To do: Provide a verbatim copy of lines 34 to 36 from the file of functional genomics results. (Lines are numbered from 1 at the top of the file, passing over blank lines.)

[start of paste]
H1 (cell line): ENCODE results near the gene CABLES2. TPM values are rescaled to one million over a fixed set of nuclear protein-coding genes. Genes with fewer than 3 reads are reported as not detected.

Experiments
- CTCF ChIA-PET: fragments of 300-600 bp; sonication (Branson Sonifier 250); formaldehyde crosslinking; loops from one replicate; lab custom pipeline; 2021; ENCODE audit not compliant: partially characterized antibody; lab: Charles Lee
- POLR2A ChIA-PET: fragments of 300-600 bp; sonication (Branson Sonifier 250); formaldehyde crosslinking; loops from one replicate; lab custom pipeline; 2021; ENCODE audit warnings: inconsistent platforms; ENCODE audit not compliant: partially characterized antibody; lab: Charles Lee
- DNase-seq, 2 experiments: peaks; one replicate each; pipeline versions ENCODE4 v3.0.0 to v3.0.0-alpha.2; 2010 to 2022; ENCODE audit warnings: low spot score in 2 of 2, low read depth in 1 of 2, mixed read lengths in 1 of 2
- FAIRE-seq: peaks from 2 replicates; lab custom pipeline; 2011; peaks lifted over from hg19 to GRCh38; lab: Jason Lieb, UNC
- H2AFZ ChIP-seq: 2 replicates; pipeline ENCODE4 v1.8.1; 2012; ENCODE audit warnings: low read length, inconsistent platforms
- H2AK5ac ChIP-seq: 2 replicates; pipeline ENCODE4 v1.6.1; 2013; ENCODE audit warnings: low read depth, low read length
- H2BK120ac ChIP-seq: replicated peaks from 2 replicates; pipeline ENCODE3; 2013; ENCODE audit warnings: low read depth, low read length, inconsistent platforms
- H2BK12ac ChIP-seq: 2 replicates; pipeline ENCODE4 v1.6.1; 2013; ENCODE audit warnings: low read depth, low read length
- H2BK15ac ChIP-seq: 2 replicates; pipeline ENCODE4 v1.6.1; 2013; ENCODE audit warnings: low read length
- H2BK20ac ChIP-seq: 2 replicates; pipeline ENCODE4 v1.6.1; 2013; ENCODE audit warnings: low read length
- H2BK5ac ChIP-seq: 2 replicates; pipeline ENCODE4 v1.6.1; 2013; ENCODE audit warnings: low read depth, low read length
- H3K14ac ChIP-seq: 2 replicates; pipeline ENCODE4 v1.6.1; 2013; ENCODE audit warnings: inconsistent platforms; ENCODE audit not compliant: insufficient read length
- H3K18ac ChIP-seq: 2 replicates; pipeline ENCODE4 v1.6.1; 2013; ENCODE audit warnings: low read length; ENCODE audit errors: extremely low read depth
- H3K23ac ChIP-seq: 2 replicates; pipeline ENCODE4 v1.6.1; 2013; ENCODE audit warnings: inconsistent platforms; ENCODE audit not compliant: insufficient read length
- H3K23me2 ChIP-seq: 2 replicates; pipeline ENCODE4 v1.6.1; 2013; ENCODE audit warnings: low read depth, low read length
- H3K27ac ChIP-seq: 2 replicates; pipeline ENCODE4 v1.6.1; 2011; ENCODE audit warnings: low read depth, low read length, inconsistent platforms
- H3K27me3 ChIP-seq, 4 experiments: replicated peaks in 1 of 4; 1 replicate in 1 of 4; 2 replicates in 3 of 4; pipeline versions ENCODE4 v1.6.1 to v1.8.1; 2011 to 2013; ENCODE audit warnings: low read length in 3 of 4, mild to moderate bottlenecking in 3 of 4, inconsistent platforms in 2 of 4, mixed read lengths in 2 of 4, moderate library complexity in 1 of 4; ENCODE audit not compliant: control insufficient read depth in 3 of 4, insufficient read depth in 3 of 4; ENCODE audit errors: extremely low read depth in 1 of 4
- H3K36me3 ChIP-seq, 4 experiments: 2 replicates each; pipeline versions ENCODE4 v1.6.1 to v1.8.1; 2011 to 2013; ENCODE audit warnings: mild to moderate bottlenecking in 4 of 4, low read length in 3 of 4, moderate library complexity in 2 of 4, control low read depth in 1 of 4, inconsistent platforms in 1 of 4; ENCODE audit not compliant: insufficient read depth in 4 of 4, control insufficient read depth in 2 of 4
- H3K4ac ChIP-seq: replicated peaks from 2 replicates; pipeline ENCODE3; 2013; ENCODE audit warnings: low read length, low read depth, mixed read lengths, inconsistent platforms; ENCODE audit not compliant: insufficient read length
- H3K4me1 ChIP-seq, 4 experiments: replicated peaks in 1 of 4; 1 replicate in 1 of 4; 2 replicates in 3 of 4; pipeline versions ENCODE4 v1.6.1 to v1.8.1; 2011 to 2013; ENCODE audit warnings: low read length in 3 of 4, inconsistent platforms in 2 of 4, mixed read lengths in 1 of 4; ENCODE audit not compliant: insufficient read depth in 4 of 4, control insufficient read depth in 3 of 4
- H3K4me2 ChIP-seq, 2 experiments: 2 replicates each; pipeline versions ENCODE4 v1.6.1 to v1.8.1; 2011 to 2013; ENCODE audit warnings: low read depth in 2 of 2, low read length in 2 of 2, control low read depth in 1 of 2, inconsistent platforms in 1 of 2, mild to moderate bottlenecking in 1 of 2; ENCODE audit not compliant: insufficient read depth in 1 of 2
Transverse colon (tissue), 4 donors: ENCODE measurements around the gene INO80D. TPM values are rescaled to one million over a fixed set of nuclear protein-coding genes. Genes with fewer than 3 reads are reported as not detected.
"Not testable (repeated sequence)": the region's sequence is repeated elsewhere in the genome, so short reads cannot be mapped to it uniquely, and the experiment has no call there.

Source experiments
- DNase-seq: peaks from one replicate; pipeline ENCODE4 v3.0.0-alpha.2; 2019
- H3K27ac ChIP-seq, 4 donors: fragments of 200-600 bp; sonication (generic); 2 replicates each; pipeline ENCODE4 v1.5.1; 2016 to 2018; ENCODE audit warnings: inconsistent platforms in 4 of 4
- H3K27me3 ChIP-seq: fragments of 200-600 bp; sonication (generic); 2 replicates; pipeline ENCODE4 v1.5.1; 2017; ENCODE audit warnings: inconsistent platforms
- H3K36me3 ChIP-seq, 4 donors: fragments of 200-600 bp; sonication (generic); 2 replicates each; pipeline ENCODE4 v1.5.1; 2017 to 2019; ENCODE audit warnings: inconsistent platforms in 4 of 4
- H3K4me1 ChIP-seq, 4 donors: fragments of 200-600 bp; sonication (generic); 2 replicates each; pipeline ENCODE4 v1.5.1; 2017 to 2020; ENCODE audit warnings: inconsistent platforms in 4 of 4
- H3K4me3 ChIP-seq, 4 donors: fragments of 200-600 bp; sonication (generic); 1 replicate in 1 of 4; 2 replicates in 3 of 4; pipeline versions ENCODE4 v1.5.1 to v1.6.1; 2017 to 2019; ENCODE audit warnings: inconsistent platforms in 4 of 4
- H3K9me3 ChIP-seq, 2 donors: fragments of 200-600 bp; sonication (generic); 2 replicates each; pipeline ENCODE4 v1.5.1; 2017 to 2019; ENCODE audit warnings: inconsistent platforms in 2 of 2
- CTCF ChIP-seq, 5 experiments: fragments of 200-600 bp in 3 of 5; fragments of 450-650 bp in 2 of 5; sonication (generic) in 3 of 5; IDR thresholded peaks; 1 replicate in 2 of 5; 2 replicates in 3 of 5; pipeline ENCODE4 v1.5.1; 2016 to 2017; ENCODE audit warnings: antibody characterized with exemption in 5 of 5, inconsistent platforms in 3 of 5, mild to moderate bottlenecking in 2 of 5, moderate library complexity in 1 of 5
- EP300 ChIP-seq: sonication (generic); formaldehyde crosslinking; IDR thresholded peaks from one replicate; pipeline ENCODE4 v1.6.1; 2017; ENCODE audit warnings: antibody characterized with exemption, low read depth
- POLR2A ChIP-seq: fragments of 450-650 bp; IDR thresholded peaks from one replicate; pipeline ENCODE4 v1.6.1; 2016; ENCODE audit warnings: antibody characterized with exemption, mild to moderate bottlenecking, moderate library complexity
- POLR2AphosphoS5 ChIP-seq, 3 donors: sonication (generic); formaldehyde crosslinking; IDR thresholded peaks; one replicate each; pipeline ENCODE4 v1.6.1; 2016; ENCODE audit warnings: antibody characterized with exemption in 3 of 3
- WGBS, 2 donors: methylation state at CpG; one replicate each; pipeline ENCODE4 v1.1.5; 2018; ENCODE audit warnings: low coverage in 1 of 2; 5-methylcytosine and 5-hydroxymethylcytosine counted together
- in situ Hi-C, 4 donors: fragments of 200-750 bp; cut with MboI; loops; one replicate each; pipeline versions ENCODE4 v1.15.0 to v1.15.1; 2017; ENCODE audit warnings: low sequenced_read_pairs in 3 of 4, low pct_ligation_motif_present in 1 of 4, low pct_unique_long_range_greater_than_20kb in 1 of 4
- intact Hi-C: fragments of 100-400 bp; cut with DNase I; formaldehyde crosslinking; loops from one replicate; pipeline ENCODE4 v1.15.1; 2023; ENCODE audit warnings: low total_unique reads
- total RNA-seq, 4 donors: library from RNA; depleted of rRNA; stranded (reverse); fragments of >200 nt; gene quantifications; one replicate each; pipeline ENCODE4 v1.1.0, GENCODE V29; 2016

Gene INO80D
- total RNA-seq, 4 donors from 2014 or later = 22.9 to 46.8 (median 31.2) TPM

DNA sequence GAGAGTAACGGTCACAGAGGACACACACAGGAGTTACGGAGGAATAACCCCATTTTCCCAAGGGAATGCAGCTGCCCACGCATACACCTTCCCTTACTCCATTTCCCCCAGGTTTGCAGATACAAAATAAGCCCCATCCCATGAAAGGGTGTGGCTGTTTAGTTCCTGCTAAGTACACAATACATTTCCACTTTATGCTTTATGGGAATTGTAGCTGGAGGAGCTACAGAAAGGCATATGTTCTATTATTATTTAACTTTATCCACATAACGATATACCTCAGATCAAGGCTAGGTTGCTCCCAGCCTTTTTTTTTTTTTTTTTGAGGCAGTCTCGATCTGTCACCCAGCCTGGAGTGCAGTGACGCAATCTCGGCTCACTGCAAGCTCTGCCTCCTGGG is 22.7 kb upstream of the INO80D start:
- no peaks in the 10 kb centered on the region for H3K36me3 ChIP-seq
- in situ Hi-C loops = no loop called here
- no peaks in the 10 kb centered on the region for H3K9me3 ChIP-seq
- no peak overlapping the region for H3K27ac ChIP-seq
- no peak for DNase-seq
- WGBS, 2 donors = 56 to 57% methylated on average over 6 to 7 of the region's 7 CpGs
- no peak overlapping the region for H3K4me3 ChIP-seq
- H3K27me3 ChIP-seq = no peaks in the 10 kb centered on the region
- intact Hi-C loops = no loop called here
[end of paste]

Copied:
- CTCF ChIP-seq, 5 experiments: fragments of 200-600 bp in 3 of 5; fragments of 450-650 bp in 2 of 5; sonication (generic) in 3 of 5; IDR thresholded peaks; 1 replicate in 2 of 5; 2 replicates in 3 of 5; pipeline ENCODE4 v1.5.1; 2016 to 2017; ENCODE audit warnings: antibody characterized with exemption in 5 of 5, inconsistent platforms in 3 of 5, mild to moderate bottlenecking in 2 of 5, moderate library complexity in 1 of 5
- EP300 ChIP-seq: sonication (generic); formaldehyde crosslinking; IDR thresholded peaks from one replicate; pipeline ENCODE4 v1.6.1; 2017; ENCODE audit warnings: antibody characterized with exemption, low read depth
- POLR2A ChIP-seq: fragments of 450-650 bp; IDR thresholded peaks from one replicate; pipeline ENCODE4 v1.6.1; 2016; ENCODE audit warnings: antibody characterized with exemption, mild to moderate bottlenecking, moderate library complexity